House debates

Wednesday, 23 June 2010

Tax Laws Amendment (Foreign Source Income Deferral) Bill (No. 1) 2010

Second Reading

12:21 pm

Photo of Tony ZappiaTony Zappia (Makin, Australian Labor Party) Share this | Hansard source

I begin by acknowledging the service to this House of the member for Herbert, and extend my best wishes to him and his family for their future.

I rise to speak on the Tax Laws Amendment (Foreign Source Income Deferral) Bill (No. 1) 2010. Schedule 1 of the bill amends the Income Tax Assessment Act 1936 to repeal the foreign investment fund and deemed present entitlement rules. The schedule also makes consequential amendments to the Income Tax Assessment Act 1936, the Income Tax Assessment Act 1997 and the Superannuation Industry (Supervision) Act 1993 that are required as a result of the foreign investment fund and deemed present entitlement rules. 

In the 2009-10 budget, the government announced significant reforms to Australia’s foreign source income attribution rules. In summary, the reforms mean that the controlled foreign companies rules and the transferor trust rules will be retained and modernised while the foreign investment fund rules and the deemed present entitlement rules will be repealed. The repeal of the foreign investment fund rules has been welcomed by the management fund sector as they contend that the foreign investment fund regime imposes significant costs and an uncompetitive tax burden on Australian fund managers. The reforms advance the government’s commitment to secure Australia’s place as a leading financial services centre in the region and more generally to improve the competitiveness of Australian businesses competing offshore—in fact, it is in respect of that matter that I address my comments on this bill.

The comparative stability of Australia’s financial institutions has become abundantly clear in the fallout from the global financial crisis, when we saw the domino effect of the collapse of one financial institution after another. Of course, that stability was very much increased by the Rudd government’s swift and decisive action to guarantee both bank deposits and bank wholesale lending. The performance of Australia’s financial institutions attracted the praise of international commentators and has been held up as a model at G20 meetings. Worldwide, there are fewer than 10 AA-rated banks and, of those, four are here in Australia. We now have the opportunity to build on that financial strength and stability. We know that in recent years the Asian and South-East Asian regions have emerged as regions of strong economic growth, and we saw that again in reports in the media only this morning. A well-regulated financial institution sector in Australia therefore provides Australia with a unique opportunity to build a leading financial services sector for the region.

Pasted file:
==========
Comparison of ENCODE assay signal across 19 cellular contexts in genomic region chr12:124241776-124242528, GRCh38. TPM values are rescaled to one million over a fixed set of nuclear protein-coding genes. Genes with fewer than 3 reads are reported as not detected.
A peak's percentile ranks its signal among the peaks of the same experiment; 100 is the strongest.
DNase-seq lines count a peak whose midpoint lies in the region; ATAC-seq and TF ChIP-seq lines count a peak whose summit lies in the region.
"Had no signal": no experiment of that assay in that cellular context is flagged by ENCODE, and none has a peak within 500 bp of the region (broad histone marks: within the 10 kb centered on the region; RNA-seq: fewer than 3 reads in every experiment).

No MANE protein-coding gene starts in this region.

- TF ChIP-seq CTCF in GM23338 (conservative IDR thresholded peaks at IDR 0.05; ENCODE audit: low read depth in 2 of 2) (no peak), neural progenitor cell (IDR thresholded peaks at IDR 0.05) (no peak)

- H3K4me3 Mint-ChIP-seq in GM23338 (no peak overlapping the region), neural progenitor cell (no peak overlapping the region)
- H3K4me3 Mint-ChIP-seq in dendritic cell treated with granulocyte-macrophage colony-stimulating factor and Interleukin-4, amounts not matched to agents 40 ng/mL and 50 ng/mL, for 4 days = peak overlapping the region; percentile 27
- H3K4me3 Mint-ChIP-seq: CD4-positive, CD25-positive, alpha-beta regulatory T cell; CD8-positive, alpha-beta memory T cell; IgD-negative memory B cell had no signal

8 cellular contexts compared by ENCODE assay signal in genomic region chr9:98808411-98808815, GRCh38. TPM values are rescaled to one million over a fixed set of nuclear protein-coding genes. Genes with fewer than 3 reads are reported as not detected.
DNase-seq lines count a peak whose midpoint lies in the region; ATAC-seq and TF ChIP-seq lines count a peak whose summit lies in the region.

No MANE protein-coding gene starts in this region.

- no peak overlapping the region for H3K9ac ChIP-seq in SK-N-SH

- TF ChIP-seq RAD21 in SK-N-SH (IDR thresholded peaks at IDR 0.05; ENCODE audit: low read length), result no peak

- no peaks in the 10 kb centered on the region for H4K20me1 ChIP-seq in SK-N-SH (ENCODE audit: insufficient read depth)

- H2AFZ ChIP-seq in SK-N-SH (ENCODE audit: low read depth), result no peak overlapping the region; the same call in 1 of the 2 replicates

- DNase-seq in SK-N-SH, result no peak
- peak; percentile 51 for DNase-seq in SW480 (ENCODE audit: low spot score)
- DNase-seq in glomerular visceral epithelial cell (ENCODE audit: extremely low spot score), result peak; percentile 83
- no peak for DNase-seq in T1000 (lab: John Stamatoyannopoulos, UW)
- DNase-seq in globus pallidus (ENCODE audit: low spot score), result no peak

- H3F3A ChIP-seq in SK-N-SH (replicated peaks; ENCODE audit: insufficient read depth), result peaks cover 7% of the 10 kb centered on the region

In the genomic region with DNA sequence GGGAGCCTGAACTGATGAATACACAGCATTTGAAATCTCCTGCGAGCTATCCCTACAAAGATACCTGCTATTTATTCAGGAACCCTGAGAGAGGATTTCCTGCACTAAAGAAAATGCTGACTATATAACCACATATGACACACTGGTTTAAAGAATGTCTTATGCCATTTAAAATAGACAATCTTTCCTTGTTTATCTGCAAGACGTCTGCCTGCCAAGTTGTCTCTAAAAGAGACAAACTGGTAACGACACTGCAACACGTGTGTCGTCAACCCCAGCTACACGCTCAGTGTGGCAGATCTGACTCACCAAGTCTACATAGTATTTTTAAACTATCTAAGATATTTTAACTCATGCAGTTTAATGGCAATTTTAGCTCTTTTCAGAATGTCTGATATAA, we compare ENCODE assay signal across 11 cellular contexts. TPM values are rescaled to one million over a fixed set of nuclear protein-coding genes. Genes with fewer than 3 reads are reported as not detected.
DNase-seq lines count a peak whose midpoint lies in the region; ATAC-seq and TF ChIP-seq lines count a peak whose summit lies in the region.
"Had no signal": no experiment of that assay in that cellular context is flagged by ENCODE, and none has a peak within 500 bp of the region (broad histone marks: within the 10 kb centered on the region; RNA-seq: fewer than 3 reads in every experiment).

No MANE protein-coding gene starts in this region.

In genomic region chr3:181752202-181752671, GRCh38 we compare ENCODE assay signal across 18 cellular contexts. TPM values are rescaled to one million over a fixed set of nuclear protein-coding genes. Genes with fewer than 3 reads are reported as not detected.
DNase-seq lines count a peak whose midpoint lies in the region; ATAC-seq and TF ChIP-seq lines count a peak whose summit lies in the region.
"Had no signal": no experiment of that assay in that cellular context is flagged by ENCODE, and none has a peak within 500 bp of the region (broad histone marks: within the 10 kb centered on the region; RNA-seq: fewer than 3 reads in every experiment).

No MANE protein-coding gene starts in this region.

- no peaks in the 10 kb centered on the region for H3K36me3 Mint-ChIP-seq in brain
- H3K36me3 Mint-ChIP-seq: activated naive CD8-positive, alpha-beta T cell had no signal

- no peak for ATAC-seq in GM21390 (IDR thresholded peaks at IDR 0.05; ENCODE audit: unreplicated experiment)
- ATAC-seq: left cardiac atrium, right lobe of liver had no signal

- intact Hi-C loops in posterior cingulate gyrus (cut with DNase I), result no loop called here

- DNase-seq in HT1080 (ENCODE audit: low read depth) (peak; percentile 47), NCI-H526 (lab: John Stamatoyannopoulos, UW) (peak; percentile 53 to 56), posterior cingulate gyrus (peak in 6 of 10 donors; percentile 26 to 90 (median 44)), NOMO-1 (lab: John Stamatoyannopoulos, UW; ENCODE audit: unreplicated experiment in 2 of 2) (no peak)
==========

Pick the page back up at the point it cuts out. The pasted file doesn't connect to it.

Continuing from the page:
The accumulation of superannuation funds over the last two decades has clearly contributed to the growth and strength of Australia’s financial sector. Compulsory superannuation was introduced in 1986, when an agreement between government, the ACTU and industry ensured that, under industrial awards, workers were required to have three per cent of their wages paid as superannuation contributions. In 1987 the assets of superannuation funds totalled $41 billion. By 2007 this amount had grown to $1.1 trillion, and it is expected that by the year 2035 this amount will grow to around $5.3 trillion.

The government’s commitment to increase superannuation contributions from nine per cent to 12 per cent over the next decade as part of the measures associated with the resource super profits tax will significantly add to the balance of superannuation funds available for investment. That in turn will lead to an even stronger financial sector, with more funds for reinvestment in Australia and further employment growth in the financial sector and in other sectors were those funds are invested. The Australian financial services sector has seen very strong employment growth in recent decades. The sector currently employs around 400,000 Australians, which is an increase of around 80,000 jobs in just 15 years.

I said earlier that Australian-based investment managers currently manage $1.1 trillion in assets on behalf of domestic Australian investors. As the Minister for Financial Services, Superannuation and Corporate Law has previously stated in this House, these same Australian-based fund managers only manage $53 billion worth of overseas investments. This means that in the global economy less than five per cent of funds managed by our domestic fund managers are sourced from overseas.